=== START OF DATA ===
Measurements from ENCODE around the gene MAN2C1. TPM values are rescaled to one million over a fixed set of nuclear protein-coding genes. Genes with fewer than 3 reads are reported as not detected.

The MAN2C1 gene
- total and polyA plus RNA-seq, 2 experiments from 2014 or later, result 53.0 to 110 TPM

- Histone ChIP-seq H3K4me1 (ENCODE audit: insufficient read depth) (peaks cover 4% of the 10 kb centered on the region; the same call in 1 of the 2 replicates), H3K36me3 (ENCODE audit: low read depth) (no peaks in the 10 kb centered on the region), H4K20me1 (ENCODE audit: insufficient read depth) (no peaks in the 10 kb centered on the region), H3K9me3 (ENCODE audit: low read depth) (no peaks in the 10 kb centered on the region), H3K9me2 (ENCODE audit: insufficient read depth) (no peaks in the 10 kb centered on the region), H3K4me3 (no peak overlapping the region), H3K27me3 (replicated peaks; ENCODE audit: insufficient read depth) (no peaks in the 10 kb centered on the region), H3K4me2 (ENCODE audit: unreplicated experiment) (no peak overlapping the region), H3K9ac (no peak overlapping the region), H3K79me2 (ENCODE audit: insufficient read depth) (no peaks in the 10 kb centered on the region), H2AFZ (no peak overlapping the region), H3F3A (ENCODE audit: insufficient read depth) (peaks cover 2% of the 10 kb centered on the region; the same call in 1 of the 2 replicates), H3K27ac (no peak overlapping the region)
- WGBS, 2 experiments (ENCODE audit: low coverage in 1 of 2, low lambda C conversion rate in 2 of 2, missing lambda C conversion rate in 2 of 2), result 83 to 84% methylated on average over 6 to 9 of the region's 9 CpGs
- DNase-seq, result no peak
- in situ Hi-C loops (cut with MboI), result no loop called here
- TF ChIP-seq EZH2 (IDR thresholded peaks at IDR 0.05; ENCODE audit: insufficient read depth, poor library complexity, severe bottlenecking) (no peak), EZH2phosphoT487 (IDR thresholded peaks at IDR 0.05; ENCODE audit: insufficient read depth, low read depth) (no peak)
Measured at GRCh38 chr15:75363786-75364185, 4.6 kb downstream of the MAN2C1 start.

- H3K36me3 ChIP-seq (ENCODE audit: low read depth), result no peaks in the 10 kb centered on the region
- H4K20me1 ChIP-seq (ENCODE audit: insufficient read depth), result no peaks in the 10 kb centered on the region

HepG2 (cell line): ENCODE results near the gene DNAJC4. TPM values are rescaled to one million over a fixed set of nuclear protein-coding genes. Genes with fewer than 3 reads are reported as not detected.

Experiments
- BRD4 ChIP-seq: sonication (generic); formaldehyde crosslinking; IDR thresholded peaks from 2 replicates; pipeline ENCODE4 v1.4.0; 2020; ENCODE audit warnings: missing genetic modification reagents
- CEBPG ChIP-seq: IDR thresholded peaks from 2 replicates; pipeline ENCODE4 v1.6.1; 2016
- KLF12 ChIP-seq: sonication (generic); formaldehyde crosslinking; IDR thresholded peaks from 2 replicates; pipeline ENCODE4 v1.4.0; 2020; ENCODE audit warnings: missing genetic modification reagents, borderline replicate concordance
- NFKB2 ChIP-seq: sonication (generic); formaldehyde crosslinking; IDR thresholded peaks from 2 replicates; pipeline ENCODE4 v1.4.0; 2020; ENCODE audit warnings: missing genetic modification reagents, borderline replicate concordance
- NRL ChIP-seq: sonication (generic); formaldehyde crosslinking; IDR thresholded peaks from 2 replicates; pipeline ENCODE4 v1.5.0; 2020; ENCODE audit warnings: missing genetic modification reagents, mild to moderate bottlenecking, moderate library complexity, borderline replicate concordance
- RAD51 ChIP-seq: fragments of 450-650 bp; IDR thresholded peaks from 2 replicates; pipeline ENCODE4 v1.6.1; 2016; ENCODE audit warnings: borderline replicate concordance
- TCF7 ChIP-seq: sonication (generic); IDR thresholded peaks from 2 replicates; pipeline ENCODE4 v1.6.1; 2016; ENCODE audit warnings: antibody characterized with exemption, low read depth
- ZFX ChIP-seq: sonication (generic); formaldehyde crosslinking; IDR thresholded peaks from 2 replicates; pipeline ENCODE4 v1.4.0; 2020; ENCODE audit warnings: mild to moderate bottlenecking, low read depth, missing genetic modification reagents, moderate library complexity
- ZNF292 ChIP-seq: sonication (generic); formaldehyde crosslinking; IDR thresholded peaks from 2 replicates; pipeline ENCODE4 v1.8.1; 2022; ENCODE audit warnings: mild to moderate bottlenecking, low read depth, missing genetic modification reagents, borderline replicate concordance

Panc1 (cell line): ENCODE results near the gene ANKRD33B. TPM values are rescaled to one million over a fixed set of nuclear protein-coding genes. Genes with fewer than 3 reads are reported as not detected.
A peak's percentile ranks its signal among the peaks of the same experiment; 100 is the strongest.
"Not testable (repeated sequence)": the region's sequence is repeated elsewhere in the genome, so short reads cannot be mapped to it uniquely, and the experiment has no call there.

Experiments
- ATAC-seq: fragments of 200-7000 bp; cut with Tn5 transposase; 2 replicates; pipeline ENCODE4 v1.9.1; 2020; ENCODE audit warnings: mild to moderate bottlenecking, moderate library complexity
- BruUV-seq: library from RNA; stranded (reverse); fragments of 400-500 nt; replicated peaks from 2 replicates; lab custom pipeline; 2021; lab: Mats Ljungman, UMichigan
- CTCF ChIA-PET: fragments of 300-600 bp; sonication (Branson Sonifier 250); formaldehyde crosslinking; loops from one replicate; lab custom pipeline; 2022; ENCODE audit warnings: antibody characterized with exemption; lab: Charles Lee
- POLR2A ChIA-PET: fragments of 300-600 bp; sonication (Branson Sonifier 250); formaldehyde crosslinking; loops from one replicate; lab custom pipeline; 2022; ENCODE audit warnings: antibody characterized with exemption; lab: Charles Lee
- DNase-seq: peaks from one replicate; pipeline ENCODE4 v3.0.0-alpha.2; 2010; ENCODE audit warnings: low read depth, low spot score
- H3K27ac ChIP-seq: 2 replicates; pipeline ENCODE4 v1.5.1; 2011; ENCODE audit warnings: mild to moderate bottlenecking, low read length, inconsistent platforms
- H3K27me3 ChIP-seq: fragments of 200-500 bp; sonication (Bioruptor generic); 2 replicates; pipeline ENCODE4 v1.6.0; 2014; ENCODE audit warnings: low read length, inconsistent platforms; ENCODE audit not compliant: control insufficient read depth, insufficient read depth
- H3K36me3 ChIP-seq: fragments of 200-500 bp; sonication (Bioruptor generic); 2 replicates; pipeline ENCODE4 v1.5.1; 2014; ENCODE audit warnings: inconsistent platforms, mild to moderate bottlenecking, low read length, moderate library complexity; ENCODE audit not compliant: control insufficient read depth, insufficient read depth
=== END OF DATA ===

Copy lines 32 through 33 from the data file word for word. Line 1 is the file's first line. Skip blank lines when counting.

- H3K27ac ChIP-seq: 2 replicates; pipeline ENCODE4 v1.5.1; 2011; ENCODE audit warnings: mild to moderate bottlenecking, low read length, inconsistent platforms
- H3K27me3 ChIP-seq: fragments of 200-500 bp; sonication (Bioruptor generic); 2 replicates; pipeline ENCODE4 v1.6.0; 2014; ENCODE audit warnings: low read length, inconsistent platforms; ENCODE audit not compliant: control insufficient read depth, insufficient read depth